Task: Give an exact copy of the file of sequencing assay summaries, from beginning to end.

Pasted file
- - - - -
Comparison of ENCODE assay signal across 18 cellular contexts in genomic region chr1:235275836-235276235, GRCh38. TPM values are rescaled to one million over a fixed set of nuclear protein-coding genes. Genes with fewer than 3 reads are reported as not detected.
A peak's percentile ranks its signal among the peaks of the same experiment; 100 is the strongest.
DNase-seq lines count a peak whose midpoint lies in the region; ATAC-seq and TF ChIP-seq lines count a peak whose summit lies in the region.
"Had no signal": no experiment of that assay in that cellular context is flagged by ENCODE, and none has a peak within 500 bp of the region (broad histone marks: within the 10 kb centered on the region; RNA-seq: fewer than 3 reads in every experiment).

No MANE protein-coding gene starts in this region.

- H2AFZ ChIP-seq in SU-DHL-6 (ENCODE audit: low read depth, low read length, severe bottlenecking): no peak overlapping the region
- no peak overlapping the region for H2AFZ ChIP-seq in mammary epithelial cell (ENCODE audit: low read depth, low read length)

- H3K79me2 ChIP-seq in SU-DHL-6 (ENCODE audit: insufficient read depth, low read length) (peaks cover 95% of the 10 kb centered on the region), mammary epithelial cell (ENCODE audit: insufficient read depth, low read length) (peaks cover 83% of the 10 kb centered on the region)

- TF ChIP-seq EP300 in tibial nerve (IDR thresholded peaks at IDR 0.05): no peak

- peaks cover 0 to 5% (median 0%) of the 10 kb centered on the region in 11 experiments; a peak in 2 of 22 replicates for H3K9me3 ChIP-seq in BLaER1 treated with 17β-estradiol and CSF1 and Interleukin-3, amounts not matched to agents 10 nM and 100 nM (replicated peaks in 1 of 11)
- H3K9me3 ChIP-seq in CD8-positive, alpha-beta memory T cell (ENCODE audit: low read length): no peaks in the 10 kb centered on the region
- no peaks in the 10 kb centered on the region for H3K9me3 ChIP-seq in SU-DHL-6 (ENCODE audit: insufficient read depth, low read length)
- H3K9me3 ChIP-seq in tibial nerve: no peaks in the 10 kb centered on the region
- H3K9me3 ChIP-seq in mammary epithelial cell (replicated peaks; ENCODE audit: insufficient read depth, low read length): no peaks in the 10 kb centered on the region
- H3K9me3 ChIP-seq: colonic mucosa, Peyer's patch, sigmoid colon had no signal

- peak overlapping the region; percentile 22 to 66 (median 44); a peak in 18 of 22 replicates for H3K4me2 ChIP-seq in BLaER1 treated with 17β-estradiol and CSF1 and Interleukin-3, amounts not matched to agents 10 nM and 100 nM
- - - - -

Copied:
Comparison of ENCODE assay signal across 18 cellular contexts in genomic region chr1:235275836-235276235, GRCh38. TPM values are rescaled to one million over a fixed set of nuclear protein-coding genes. Genes with fewer than 3 reads are reported as not detected.
A peak's percentile ranks its signal among the peaks of the same experiment; 100 is the strongest.
DNase-seq lines count a peak whose midpoint lies in the region; ATAC-seq and TF ChIP-seq lines count a peak whose summit lies in the region.
"Had no signal": no experiment of that assay in that cellular context is flagged by ENCODE, and none has a peak within 500 bp of the region (broad histone marks: within the 10 kb centered on the region; RNA-seq: fewer than 3 reads in every experiment).

No MANE protein-coding gene starts in this region.

- H2AFZ ChIP-seq in SU-DHL-6 (ENCODE audit: low read depth, low read length, severe bottlenecking): no peak overlapping the region
- no peak overlapping the region for H2AFZ ChIP-seq in mammary epithelial cell (ENCODE audit: low read depth, low read length)

- H3K79me2 ChIP-seq in SU-DHL-6 (ENCODE audit: insufficient read depth, low read length) (peaks cover 95% of the 10 kb centered on the region), mammary epithelial cell (ENCODE audit: insufficient read depth, low read length) (peaks cover 83% of the 10 kb centered on the region)

- TF ChIP-seq EP300 in tibial nerve (IDR thresholded peaks at IDR 0.05): no peak

- peaks cover 0 to 5% (median 0%) of the 10 kb centered on the region in 11 experiments; a peak in 2 of 22 replicates for H3K9me3 ChIP-seq in BLaER1 treated with 17β-estradiol and CSF1 and Interleukin-3, amounts not matched to agents 10 nM and 100 nM (replicated peaks in 1 of 11)
- H3K9me3 ChIP-seq in CD8-positive, alpha-beta memory T cell (ENCODE audit: low read length): no peaks in the 10 kb centered on the region
- no peaks in the 10 kb centered on the region for H3K9me3 ChIP-seq in SU-DHL-6 (ENCODE audit: insufficient read depth, low read length)
- H3K9me3 ChIP-seq in tibial nerve: no peaks in the 10 kb centered on the region
- H3K9me3 ChIP-seq in mammary epithelial cell (replicated peaks; ENCODE audit: insufficient read depth, low read length): no peaks in the 10 kb centered on the region
- H3K9me3 ChIP-seq: colonic mucosa, Peyer's patch, sigmoid colon had no signal

- peak overlapping the region; percentile 22 to 66 (median 44); a peak in 18 of 22 replicates for H3K4me2 ChIP-seq in BLaER1 treated with 17β-estradiol and CSF1 and Interleukin-3, amounts not matched to agents 10 nM and 100 nM